Wednesday, March 3, 2010

The Four Knights' Game

The Four Knights' Game, as the name suggests, is characterized by the early deployment of knights on both sides of the board. Here, we have a game that also emphasizes the importance of having two bishops working side by side against the enemy King. Few forces in chess are more powerful than two smoothly coordinating Bishops.

Some players think that a Bishop is just equivalent to a Knight. Maybe. But two Bishops are much more powerful than two Knights working in tandem. Here is a game that illustrates that principle.

Warsaw, 1917

1. e4, e5
2. Nf3, Nc6
3. Nc3, Nf6
4. Bb5, Nd4!

In the event of 5. Nxe5 in reply to his last move, Black would continue 5. ......Qe7, 6. f4 Nxb5, 7. Nxb5 d6 with a good game.

5. Bc4, Bc5
6. Nxe5, Qe7!

A tricky move. If White plays 7. Bxf7 he will come out with a piece down after 7. .....Kd8. And on 7. Nxf7 d5!, 8. Nxh8 dxc4 Black will eventually confiscate the wayward Knight.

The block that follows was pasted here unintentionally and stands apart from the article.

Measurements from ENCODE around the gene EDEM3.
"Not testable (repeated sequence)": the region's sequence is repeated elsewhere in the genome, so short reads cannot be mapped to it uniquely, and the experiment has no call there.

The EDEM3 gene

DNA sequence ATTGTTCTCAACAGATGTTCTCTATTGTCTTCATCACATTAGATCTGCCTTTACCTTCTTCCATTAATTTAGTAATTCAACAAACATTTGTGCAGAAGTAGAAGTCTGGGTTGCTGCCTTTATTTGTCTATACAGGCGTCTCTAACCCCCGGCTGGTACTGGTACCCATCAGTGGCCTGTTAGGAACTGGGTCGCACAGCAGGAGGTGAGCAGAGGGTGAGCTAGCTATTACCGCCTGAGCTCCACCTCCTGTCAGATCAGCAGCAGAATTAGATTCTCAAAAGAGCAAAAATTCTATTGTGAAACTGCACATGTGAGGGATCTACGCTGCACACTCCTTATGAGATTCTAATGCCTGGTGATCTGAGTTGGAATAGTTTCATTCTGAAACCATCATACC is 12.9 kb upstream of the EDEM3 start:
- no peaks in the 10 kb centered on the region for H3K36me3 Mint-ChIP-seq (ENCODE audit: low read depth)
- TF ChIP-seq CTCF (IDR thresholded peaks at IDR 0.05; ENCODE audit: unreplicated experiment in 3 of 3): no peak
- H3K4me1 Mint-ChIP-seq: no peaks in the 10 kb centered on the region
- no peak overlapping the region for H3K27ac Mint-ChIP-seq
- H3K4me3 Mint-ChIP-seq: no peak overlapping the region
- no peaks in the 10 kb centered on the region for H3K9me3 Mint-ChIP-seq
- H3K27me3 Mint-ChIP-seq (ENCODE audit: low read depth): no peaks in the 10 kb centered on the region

7. Nd3 ? .....

White condemns the Knight to uselessness and also blocks his Queen Pawn, and consequently the development of his Queen Bishop. Surely 7. Nf3 was in order.

7. .....d5!

After 8. Nxc5 dxc4! White's advanced Knight would be in a bad way.

8. Nxd5, Qxe4+
9. Ne3, Bd6
10. 0-0, b5!

In return for his sacrificed Pawn Black is achieving a magnificent development. The energetic text move prepares for .... Bb7.

11. Bb3, Bb7
12. Ne1, Qh4!

By threatening mate at h2 Black forces a weakening of White's kingside pawn structure. This enhances the long-range striking power of the Black Bishops.

13. g3, Qh3
14. c3 ......

14. ...... h5!

The coming devastation at h file must be decisive.

15. cxd4, h4!

Black threatens hxg3 with immediate disaster for White. White can try to avoid this by putting up a defense along the second rank. but even this is doomed to failure. For example: 16. f3 hxg3, 17. Qe2 gxh2, 18. Kh1 Nh5!,  19. Nf5+ Kf8, 20. Rf2 Re8,  21. Qf1 Rxe1, 22. Qxe1 Qxf3!, 23. Rxf3 Bxf3 mate.

16. Qe2, Qxh2+

White resigns, for after 17. Kxh2 hxg3 dbl ch, 18. Kg1 Rh1 mate. Note the artful way in which Black combined the power of both Bishops to control the board diagonals.

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